Free radicals are highly unstable oxygen molecules, that are mostly produced as by-products of the oxidation process, and other chemical reactions that occur in the body. So how do they damage the body? A cell is the building block of the body, and trillions of cells make up our entire body. Free radicals damage the healthy cells, eventually leading to tissue and skin damage and inviting hordes of other problems. This process is explained in detail further.

Damage Free Radicals can do to the Body

Free radicals are highly reactive and uncharged oxygen atoms or molecules. (Note: Two or more atoms combine to form a molecule, and molecules in turn, combine to form a cell. Our body organs contain tissues made of cells.) Free radicals are uncharged molecules containing an unpaired pair of electrons, that need an electron to gain stability, which they try to steal from other neighboring stable molecules.

How are Free Radicals Formed

Each atom in a molecule should have a balanced number of electrons to be in a stable state. If the last orbit has a missing electron, the molecule seeks it from neighboring molecules, which results in a chemical process, leaving free radicals as by-products. An increased number of these radicals in the body encourages aging, because the urge to gain stability drives molecules to start reacting with other stable atoms/molecules.

Atoms are the basic constituents of cells. The nucleus occupies the center of the atom; it contains protons and neutrons. The electrons revolve in shells surrounding the nucleus. For stability, each cell should have the necessary number of electrons (each orbit should have 2s2 number of electrons, where 's' is the number of the shell). If a cell does not have the required number of electrons for a particular shell, it tries to get it from the other cells, resulting in chemical reactions. This process carries on as a chain reaction, resulting in many free radicals. Exposing the body to x-rays, cigarette smoke, and industrial chemical pollutants promotes free radical production in the body.


Free radical production in the body is a continuous and natural process. They are formed as by-products of chemical and enzymatic processes. An excessive amount of free radicals damages the body. Studies have found that they have a role behind deadly diseases like cancer and atherosclerosis. Free radical movement in the body provokes tumor formation. It is also believed that they promote diseases like asthma, diabetes, senile dementia, and degenerative eye diseases. Moreover, they cause biological aging as tissues are damaged. They are sometimes produced as a result of over-exposure of the body to UV rays of the sun, which can potentially damage the DNA. This said, these elements are not always damaging to the body. Free oxygen radicals are essential for the cell maturation process, and there should be a required number of these elements in the body. They are also produced when white blood cells release them to kill pathogenic attacks, as a part of the body's defense system.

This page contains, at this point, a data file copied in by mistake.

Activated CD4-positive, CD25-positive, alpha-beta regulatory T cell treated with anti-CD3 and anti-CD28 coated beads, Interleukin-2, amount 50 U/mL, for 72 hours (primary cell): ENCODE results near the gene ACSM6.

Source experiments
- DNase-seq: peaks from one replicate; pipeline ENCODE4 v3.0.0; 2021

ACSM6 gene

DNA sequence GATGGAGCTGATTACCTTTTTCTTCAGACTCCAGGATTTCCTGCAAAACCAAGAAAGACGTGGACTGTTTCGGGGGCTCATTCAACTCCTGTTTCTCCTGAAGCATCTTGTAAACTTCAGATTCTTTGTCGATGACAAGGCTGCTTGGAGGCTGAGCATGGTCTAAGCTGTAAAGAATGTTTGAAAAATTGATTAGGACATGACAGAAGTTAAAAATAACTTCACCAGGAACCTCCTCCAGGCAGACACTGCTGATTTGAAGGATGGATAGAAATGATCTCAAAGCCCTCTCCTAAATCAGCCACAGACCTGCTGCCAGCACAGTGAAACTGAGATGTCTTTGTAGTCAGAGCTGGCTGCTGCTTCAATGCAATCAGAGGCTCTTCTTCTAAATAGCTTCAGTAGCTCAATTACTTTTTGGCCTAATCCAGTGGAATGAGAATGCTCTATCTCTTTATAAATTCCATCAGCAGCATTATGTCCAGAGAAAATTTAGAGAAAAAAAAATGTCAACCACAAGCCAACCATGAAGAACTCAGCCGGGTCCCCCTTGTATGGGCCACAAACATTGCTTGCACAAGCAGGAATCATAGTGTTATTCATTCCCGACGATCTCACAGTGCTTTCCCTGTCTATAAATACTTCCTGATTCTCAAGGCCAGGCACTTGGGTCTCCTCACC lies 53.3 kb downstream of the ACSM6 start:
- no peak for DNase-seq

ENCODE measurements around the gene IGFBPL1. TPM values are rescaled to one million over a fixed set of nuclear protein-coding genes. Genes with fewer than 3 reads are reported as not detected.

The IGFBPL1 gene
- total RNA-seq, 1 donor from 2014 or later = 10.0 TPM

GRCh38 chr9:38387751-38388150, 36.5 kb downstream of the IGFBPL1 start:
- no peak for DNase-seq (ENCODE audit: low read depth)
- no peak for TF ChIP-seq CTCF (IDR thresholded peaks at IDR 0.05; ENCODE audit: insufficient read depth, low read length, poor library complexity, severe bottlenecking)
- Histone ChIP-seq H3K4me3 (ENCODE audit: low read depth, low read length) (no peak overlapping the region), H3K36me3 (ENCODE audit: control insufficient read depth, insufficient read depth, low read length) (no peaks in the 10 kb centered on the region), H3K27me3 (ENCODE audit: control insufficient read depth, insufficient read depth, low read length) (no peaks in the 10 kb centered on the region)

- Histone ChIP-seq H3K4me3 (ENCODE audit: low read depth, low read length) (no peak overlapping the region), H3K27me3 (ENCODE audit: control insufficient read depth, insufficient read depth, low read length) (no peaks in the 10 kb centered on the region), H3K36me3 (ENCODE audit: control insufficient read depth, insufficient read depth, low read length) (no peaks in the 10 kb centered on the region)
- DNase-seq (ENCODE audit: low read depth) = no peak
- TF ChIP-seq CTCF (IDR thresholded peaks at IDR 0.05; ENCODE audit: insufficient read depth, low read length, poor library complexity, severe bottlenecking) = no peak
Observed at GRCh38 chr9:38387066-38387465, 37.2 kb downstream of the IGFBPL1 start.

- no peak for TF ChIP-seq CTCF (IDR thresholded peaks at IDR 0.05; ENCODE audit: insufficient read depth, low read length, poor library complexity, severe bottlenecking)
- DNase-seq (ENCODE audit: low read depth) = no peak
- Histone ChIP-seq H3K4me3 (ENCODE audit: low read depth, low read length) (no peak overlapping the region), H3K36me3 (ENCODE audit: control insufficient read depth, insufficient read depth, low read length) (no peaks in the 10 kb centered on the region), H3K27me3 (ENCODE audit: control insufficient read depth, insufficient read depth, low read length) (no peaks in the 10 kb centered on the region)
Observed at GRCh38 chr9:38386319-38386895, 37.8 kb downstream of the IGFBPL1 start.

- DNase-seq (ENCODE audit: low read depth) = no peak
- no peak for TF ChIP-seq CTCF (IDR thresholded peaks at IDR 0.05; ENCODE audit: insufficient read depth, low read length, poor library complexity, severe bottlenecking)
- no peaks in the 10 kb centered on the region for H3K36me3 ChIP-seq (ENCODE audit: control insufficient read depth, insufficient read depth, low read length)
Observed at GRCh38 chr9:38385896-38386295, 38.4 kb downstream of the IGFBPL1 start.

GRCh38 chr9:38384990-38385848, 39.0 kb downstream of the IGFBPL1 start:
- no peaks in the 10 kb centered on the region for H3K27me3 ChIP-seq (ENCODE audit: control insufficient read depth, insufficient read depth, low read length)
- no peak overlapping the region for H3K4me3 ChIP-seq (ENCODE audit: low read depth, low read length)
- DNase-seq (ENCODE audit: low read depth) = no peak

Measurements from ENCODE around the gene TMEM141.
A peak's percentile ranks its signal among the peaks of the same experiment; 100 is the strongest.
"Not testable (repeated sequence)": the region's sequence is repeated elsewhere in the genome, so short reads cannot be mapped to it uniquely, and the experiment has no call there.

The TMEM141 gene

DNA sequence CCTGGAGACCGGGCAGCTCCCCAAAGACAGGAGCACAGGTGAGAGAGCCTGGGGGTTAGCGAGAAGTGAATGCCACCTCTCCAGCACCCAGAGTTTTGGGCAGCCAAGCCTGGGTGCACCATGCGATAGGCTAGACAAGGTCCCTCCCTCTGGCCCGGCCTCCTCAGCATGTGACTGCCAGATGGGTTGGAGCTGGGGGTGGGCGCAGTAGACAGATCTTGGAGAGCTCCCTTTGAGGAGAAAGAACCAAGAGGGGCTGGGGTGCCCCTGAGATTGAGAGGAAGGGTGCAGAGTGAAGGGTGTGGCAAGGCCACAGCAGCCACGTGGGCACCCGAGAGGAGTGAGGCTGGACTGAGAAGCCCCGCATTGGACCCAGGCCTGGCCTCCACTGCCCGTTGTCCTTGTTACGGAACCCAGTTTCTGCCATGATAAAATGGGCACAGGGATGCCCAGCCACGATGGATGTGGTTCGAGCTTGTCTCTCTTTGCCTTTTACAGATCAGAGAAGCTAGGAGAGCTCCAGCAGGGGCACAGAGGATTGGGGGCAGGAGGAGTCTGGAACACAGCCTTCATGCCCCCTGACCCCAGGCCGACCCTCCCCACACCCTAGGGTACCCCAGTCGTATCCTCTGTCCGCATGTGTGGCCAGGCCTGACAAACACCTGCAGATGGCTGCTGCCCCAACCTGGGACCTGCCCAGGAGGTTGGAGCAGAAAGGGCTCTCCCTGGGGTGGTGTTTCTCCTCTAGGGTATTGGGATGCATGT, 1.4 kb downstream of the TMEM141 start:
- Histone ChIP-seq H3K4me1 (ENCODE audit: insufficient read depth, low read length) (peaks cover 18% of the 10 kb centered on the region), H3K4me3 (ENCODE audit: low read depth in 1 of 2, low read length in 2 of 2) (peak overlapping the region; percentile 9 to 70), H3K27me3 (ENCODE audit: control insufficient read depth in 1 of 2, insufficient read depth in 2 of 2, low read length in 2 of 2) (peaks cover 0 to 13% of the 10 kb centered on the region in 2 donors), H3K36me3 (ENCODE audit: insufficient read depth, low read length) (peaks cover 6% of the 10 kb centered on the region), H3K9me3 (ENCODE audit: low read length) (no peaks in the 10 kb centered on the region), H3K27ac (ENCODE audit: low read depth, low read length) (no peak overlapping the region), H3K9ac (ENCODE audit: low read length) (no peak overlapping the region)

Antioxidants to Counter Free Radicals

The number of antioxidants and free radicals should be balanced. To counter the effects of free radicals, the body should produce enough of antioxidants. Antioxidants are molecules that nullify their effects, thus protecting the body from free radical damage. They are produced as a result of metabolic processes in the body, apart from which, fruits and vegetables are good sources too. Vitamin C, carotenoids, and vitamin E are found abundantly in fruits and vegetables. Having plenty of foods that are rich in antioxidants will protect the body from oxidative damage, and keep worries at bay. Thus, include foods rich in antioxidants in your diet, and live a healthy life.

From making your skin look dull to increasing the risk of cancer, the excessive presence of free radicals in your body is hazardous. Supplement your diet with antioxidant based foods to counteract the damage of free radicals.